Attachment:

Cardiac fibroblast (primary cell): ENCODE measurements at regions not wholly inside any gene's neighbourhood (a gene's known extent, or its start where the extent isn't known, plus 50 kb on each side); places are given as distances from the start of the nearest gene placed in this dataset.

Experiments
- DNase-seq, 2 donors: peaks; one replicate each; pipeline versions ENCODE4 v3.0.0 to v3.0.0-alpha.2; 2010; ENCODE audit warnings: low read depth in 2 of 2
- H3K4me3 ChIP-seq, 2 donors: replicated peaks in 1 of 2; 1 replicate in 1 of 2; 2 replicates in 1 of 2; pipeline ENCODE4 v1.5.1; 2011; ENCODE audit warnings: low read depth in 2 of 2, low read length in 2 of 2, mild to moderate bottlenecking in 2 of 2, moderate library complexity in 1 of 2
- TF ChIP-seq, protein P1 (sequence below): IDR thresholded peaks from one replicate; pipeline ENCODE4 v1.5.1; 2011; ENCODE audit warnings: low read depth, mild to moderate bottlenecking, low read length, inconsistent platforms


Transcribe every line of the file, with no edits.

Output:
Cardiac fibroblast (primary cell): ENCODE measurements at regions not wholly inside any gene's neighbourhood (a gene's known extent, or its start where the extent isn't known, plus 50 kb on each side); places are given as distances from the start of the nearest gene placed in this dataset.

Experiments
- DNase-seq, 2 donors: peaks; one replicate each; pipeline versions ENCODE4 v3.0.0 to v3.0.0-alpha.2; 2010; ENCODE audit warnings: low read depth in 2 of 2
- H3K4me3 ChIP-seq, 2 donors: replicated peaks in 1 of 2; 1 replicate in 1 of 2; 2 replicates in 1 of 2; pipeline ENCODE4 v1.5.1; 2011; ENCODE audit warnings: low read depth in 2 of 2, low read length in 2 of 2, mild to moderate bottlenecking in 2 of 2, moderate library complexity in 1 of 2
- TF ChIP-seq, protein P1 (sequence below): IDR thresholded peaks from one replicate; pipeline ENCODE4 v1.5.1; 2011; ENCODE audit warnings: low read depth, mild to moderate bottlenecking, low read length, inconsistent platforms